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Differentiated service models - How to approach workforce management solutions that go across borders

How should you approach workforce management in satellite locations? (iStock/ventdusud)

Globalization means that businesses are operating across borders more than ever before. It is now common for companies to operate satellite locations away from where the bulk of their workforce is concentrated.

When it comes to workforce management solutions, this can cause a problem. While businesses want a formal solution to cover all of their operations, issues with both scalability and economics can make this difficult. For example, it is often not practical, or in some cases legal, for a solution that manages large-scale hiring activity in one country to be implemented in another where the number of hires required is much smaller.  

4 considerations for workforce management solutions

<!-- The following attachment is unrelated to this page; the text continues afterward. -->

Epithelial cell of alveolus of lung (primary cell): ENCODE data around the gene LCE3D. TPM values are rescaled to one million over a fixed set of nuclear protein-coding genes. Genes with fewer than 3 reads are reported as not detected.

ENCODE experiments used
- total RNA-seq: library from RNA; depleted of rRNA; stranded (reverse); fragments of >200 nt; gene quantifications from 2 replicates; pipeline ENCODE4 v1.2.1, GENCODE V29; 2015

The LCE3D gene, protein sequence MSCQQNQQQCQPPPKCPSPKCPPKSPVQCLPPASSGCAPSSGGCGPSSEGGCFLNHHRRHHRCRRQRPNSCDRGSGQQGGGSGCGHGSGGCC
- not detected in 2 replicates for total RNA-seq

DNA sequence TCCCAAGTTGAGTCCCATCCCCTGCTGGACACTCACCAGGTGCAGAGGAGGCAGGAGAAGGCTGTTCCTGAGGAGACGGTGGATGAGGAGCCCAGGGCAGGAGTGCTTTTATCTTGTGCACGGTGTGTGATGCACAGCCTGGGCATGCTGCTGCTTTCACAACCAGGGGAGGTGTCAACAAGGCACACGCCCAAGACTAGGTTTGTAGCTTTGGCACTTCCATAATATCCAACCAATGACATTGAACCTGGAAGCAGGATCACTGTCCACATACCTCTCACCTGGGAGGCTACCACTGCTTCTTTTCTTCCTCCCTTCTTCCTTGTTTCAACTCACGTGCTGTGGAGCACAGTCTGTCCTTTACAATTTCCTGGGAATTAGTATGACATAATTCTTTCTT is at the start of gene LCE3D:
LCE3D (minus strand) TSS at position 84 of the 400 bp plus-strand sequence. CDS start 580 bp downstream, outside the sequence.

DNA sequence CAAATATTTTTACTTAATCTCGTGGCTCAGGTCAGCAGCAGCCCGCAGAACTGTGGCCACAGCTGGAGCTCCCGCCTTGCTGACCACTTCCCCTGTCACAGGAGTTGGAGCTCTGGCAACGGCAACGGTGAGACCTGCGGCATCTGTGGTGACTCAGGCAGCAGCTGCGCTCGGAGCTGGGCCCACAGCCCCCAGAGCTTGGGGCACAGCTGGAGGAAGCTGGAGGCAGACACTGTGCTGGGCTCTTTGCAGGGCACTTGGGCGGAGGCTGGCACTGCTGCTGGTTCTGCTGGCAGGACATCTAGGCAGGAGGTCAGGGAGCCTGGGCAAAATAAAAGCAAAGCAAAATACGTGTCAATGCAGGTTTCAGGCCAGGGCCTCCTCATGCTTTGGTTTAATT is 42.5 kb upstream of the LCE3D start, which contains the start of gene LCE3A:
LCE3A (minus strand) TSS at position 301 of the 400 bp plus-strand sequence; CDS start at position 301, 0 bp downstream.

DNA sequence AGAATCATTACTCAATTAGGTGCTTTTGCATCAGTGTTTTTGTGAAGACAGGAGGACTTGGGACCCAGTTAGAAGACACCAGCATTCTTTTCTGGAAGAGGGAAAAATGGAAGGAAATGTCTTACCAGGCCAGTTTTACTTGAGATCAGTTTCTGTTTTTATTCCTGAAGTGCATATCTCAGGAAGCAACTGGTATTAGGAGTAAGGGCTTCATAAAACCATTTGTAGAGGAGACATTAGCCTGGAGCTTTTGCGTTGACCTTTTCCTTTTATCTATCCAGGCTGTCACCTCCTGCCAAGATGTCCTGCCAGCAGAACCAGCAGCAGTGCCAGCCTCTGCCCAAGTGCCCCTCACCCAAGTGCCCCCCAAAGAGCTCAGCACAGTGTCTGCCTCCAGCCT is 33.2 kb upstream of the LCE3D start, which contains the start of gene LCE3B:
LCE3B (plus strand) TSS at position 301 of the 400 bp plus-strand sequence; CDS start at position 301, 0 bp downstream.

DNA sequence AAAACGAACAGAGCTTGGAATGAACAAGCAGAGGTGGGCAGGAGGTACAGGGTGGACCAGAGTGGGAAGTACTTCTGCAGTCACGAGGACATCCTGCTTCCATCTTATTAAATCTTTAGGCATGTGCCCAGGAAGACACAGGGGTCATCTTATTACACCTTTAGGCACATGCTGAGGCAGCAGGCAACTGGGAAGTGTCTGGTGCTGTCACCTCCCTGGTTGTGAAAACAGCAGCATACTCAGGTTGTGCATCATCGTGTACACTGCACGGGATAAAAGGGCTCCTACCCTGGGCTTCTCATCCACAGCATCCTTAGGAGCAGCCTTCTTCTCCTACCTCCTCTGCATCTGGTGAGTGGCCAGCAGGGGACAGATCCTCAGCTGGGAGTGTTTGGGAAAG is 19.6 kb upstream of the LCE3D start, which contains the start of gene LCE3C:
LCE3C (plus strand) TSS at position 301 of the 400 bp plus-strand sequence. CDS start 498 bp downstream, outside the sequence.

At Allegis Global Solutions (AGS), we overcome these challenges for our clients via the implementation of differentiated service models that provide a blended approach. When implementing such a model, there are four key considerations you should bear in mind:

1. Volumes and countries - The type of model put in place is dependent on the volumes and countries it is covering. For example, if a program is split between a central location with 1,000 hires annually and a satellite location with only 50 hires, a full white-glove, front-of-house service will be implemented in the former. However, the small size of the satellite location means it may not be as beneficial to put the same level of service in place, and it is more beneficial for the operation to be managed remotely, provided the Managed Services Provider (MSP) and/or the Recruitment Process Outsourcing (RPO) program is licensed to do so.